Gales could have explained himself in court, but he had his solicitor, Simon Nicholls, do it for him. Nicholls prepared an arcane quodlibet that could be called the "Test Driver Defense." The premise was that as CEO of a sports car company, Gales felt compelled to test drive his company's newest products, and that Gales' hands-on, wide-open-throttle approach to his job is partly "responsible for the remarkable turnaround in the fortunes of the company." As such, it would be "vital" for Gales to continue doing his work, beneficial to the country as it were. The cheekiest bit came when Nicholls said, "Of course [Gales] was driving very carefully but was not driving in accordance with the speed limit," and that sentencing guidelines are "handrails not handcuffs."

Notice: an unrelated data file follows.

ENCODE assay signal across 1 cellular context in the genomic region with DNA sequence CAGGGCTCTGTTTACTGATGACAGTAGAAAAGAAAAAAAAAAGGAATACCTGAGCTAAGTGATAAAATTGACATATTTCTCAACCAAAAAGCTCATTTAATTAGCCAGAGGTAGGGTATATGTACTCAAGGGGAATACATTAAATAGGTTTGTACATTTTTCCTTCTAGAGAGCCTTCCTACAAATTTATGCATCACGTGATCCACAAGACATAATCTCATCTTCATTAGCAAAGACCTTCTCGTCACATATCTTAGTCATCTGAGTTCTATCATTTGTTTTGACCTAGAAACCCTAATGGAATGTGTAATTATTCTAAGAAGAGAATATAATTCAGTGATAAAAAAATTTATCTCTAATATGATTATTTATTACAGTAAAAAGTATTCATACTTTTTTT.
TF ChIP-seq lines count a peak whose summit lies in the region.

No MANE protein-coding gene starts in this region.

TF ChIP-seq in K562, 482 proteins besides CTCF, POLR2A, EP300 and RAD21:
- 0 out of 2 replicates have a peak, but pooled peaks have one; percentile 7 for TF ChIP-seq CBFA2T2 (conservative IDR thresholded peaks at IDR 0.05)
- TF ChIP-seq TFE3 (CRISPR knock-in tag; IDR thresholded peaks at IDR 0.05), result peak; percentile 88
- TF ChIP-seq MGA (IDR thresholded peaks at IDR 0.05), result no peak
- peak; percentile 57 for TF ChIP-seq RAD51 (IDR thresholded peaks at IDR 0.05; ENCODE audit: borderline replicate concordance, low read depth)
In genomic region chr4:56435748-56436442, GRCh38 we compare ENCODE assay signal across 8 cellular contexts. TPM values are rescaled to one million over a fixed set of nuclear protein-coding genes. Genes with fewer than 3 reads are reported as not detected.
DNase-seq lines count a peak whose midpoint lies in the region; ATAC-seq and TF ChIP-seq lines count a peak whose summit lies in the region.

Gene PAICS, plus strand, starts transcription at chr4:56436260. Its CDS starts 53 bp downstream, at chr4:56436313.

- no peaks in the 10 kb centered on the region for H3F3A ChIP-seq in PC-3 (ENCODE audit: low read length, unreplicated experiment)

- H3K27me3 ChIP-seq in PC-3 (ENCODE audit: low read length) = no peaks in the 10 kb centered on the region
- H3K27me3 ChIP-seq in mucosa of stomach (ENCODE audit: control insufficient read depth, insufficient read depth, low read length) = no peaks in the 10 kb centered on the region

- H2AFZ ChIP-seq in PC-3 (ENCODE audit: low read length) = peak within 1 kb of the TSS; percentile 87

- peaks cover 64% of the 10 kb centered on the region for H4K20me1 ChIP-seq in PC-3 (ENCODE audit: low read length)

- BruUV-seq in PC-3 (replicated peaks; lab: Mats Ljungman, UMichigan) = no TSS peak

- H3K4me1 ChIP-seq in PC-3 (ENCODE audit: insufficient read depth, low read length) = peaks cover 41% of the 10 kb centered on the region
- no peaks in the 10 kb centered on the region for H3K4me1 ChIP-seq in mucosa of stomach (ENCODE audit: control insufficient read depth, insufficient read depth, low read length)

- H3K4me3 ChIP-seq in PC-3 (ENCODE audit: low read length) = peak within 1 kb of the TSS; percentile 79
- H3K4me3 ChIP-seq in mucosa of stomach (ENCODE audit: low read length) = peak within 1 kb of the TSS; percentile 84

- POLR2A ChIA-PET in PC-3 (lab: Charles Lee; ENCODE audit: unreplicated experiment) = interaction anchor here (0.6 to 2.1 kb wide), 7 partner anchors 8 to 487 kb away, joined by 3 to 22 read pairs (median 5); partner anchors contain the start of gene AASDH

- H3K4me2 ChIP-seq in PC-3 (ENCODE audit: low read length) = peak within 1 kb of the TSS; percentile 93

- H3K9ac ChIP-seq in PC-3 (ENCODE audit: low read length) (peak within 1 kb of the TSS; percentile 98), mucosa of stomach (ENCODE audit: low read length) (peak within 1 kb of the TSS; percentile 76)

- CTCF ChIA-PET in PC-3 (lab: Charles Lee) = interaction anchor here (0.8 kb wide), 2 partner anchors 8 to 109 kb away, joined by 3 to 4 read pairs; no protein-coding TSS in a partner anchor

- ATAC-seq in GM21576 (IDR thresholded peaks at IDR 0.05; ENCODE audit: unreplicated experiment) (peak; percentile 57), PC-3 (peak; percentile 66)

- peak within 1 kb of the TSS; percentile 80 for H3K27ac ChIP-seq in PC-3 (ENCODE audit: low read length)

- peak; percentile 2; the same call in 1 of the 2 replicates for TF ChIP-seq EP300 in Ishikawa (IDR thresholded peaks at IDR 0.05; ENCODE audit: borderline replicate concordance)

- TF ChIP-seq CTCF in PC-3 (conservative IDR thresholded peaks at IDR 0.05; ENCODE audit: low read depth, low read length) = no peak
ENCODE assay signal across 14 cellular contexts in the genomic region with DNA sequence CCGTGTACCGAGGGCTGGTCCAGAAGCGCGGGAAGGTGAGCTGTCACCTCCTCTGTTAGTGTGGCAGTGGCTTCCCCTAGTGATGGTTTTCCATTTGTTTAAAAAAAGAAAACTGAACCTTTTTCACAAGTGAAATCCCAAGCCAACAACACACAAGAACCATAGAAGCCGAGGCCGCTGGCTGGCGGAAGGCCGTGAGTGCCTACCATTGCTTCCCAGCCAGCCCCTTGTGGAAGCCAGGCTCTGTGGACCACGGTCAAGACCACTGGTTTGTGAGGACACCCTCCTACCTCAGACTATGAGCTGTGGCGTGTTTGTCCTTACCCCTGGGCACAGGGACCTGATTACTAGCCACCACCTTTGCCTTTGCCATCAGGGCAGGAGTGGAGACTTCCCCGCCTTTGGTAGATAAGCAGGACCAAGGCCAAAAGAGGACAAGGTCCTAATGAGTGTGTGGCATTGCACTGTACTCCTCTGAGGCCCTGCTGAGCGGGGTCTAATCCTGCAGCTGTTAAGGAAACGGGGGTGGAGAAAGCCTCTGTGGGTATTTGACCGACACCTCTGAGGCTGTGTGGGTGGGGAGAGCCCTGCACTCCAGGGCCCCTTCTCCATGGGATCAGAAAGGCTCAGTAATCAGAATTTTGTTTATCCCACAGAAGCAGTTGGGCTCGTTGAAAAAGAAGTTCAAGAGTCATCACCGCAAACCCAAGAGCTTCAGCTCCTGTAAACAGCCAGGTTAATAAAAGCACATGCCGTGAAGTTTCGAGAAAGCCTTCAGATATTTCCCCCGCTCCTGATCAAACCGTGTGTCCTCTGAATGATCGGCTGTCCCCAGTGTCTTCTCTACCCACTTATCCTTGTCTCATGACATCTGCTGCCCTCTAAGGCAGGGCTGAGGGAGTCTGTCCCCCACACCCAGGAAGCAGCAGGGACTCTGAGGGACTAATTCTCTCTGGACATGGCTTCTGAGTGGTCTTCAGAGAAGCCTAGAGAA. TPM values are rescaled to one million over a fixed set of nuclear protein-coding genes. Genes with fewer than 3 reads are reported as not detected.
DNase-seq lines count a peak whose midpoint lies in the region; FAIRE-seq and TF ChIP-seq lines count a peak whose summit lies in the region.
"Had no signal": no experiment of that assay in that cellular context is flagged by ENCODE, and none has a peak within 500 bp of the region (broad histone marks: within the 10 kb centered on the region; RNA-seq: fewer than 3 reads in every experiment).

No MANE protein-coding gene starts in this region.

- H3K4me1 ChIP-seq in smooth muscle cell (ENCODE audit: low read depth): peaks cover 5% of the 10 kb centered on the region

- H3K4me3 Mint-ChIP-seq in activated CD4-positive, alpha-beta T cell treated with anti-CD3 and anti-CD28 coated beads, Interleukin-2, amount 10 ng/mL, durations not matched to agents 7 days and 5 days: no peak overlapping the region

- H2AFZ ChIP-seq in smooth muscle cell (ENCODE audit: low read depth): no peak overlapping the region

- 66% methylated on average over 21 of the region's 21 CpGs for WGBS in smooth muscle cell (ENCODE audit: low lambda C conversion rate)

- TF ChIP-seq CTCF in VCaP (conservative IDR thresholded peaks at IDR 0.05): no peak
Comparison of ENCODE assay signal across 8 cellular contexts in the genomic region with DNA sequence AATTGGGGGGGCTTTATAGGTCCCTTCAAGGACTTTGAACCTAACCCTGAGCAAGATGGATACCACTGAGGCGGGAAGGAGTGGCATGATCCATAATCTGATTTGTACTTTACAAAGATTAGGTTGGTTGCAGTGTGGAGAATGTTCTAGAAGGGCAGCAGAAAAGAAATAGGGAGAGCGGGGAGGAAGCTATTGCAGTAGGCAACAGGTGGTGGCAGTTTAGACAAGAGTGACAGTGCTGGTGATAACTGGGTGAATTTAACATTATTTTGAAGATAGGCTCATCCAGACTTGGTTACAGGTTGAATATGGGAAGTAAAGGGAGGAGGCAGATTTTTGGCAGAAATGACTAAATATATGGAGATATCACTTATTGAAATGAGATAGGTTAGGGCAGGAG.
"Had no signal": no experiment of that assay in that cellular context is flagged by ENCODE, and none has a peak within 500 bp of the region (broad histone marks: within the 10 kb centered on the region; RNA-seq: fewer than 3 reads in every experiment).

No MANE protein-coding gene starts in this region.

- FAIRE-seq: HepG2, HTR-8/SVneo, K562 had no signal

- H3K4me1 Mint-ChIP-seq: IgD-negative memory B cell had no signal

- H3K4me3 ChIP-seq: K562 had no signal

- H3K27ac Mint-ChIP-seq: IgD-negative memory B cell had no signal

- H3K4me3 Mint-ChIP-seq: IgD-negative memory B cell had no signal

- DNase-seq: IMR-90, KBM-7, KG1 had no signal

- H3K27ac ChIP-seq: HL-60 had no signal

The solicitor furthermore suggested that instead of assessing points, the court should issue a 30-day driving ban and a fine. And the court agreed. On top of ordering Gales into the shotgun seat, the magistrate instructed Gales to pay £666, plus £100 for court costs, and £66 for a victim surcharge. That's about $1,400 in US funds, but no points. Then the magistrate said Gales - who wasn't present - should stick to test tracks instead of public roads for his triple-digit duties. The episode proves that Lotus not only knows how to add lightness to cars, it knows how to do the same for justice.